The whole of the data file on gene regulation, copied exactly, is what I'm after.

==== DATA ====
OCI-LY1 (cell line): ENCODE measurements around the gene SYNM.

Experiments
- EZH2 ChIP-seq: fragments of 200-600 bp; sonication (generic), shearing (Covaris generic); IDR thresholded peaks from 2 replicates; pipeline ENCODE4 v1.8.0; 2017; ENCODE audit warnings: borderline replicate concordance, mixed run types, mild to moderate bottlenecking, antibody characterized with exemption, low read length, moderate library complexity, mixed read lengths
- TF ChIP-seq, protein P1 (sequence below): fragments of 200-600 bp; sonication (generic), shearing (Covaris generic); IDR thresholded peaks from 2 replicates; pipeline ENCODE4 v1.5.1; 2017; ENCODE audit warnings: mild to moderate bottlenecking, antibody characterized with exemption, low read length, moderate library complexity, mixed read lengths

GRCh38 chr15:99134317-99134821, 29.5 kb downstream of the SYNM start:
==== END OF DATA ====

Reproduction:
OCI-LY1 (cell line): ENCODE measurements around the gene SYNM.

Experiments
- EZH2 ChIP-seq: fragments of 200-600 bp; sonication (generic), shearing (Covaris generic); IDR thresholded peaks from 2 replicates; pipeline ENCODE4 v1.8.0; 2017; ENCODE audit warnings: borderline replicate concordance, mixed run types, mild to moderate bottlenecking, antibody characterized with exemption, low read length, moderate library complexity, mixed read lengths
- TF ChIP-seq, protein P1 (sequence below): fragments of 200-600 bp; sonication (generic), shearing (Covaris generic); IDR thresholded peaks from 2 replicates; pipeline ENCODE4 v1.5.1; 2017; ENCODE audit warnings: mild to moderate bottlenecking, antibody characterized with exemption, low read length, moderate library complexity, mixed read lengths

GRCh38 chr15:99134317-99134821, 29.5 kb downstream of the SYNM start: